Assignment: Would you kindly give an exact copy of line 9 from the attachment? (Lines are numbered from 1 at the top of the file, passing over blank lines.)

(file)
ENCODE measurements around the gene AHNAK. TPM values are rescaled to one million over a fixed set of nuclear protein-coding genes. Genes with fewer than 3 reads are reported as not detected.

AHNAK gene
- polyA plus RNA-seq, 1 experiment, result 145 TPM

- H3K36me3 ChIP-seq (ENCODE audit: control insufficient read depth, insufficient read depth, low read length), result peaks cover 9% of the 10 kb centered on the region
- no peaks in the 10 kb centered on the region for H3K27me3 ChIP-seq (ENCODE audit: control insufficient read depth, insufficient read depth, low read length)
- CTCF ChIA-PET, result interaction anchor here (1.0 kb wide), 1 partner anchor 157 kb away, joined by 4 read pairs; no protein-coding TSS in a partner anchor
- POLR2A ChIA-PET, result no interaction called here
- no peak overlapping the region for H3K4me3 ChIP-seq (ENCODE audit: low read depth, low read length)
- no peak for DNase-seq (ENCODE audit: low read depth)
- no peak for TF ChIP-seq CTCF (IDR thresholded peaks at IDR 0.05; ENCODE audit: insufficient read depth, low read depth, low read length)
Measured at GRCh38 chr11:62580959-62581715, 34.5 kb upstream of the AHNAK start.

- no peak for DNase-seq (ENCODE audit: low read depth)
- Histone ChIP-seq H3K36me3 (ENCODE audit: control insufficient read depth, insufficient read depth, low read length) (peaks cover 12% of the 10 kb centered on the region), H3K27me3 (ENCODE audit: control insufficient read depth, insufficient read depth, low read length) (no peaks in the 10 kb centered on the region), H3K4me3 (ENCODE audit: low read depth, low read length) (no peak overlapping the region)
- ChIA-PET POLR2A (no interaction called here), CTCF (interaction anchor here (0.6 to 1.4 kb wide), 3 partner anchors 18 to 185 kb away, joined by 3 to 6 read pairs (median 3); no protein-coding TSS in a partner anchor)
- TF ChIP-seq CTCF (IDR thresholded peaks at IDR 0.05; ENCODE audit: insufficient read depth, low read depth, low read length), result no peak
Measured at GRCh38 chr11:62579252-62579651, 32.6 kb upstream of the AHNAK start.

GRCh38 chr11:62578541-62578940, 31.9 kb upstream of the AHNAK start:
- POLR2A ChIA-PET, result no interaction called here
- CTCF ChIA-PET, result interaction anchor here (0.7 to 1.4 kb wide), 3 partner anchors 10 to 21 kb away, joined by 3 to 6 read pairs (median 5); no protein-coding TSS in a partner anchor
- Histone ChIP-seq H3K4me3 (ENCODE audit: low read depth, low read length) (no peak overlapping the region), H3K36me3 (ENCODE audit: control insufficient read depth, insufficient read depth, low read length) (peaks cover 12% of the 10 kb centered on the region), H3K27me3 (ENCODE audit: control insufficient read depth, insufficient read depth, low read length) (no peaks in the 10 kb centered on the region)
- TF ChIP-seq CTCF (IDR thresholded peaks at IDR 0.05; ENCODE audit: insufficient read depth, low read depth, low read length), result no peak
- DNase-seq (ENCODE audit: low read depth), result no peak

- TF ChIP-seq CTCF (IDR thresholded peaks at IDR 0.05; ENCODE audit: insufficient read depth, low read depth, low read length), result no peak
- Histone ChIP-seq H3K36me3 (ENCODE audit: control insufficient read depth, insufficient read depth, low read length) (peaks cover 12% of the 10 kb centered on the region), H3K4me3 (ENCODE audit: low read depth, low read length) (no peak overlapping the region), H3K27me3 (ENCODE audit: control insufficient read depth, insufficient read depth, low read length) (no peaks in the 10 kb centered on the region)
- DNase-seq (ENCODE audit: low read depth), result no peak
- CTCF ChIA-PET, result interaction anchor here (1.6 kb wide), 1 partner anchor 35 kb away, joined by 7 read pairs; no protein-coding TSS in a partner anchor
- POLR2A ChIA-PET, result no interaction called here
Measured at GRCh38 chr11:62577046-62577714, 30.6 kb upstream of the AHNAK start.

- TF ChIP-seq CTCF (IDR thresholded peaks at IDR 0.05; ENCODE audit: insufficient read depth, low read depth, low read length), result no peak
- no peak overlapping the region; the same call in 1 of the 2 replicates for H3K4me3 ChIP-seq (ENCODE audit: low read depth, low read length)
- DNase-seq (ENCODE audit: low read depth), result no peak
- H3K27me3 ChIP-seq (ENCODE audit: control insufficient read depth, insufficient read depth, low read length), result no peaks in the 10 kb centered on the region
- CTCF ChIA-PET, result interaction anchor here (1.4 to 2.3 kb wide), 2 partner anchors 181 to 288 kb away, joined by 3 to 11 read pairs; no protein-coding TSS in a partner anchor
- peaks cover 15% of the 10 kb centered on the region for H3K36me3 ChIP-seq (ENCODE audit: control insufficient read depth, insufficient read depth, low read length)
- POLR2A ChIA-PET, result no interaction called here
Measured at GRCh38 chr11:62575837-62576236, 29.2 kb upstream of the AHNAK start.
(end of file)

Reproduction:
- no peak for DNase-seq (ENCODE audit: low read depth)